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The latest issue of Dana Bassett’s Bad At Sports gossip column is out today! Check it out to see what’s trending in Chicago, what you missed at the SCA’s gala this weekend, why Chicago is so quiet these days , and what Andrew Rafacz has been up to (and wearing).

http://badatsports.com/2014/edition-25/

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Matthew Kayhoe Brett: Earth Angle at Dos Perros Projects

Opening Reception:  Sunday March 2, 2014

photo 4

Elastic Servant (two parts). (formed accumulation of calcium sulfate, specific removal of calcium sulfate)

photo (3)

Marty’s Crisis (cyanotype fixed on gypsum board)

ACRE TV

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ACRE TV launched yesterday (Saturday 2/15) at their new space in Mana Contemporary with PLEASE STAND BY, a broadcast of tv-test patterns/color bars  programed by Kera MacKenzie and Andrew Mausert-Mooney.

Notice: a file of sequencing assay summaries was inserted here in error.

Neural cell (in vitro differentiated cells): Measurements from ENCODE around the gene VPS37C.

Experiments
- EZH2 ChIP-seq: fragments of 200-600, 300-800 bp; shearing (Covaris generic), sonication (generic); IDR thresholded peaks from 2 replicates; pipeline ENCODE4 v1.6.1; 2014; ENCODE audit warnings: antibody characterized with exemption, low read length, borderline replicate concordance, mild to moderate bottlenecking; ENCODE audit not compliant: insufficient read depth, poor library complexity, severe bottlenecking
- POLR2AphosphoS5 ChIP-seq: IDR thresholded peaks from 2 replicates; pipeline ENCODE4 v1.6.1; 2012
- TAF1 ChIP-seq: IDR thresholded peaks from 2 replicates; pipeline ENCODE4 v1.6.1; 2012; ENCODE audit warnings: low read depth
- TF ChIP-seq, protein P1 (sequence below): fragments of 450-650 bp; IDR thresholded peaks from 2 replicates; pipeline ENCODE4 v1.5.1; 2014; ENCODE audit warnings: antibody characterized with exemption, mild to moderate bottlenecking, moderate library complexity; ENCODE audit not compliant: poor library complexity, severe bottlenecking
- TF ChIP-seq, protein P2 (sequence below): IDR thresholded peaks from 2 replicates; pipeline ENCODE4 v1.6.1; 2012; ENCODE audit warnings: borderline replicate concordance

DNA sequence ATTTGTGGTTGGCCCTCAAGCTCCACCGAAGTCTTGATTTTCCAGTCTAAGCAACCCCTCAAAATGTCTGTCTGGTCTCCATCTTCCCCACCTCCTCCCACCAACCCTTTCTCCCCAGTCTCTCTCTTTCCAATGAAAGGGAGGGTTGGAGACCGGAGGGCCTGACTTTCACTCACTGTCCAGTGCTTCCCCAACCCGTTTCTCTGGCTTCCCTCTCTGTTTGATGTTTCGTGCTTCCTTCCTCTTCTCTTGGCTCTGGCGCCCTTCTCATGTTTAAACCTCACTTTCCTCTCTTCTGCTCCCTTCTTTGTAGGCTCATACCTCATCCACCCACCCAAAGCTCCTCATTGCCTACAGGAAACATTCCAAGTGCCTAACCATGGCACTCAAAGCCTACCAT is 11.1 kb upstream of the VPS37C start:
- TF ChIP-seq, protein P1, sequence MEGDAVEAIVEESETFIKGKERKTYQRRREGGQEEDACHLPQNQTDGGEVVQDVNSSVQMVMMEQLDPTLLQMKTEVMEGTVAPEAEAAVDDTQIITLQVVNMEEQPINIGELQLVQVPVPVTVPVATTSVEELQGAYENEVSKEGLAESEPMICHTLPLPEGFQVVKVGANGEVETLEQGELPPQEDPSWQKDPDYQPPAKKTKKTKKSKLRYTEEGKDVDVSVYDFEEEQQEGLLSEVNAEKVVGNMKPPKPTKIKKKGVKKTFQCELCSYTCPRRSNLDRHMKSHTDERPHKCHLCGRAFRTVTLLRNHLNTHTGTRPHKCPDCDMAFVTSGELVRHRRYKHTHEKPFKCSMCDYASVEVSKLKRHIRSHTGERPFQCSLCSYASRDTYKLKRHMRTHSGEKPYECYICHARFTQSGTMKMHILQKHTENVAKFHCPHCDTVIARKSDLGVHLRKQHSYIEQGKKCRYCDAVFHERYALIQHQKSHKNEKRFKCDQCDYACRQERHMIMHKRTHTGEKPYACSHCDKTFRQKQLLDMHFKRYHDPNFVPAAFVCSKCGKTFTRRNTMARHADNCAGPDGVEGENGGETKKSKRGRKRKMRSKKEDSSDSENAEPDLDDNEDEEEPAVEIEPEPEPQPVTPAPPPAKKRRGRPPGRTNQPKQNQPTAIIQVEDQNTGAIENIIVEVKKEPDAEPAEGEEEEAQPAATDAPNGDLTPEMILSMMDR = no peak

The broadcast included moving image work by : Jeffrey Michael Austin, Tony Balko, Jon Chambers, Chaz Evans, Lori Felker, Lindsey French, Mike Gibisser, Cameron Gibson, Daniel Giles, Allison Leigh Holt, Mark Kent, Chris Little, Kera MacKenzie, Jesse Malmed, Andrew Mausert-Mooney, Brendan Meara, Dan Paz, Haynes Riley, Kyle Schlie, Megan Schvaneveldt, Fern Silva, Vincent Tiley, Eric Watts

ACRE TV is a new project run by ACRE to show time-based work. Programs will vary from live and canned videos and performances. If anyone is interested, they’re looking for artists and programmers to make use of and experiment with this platform. Should be interesting to see how this evolves and who gets involved.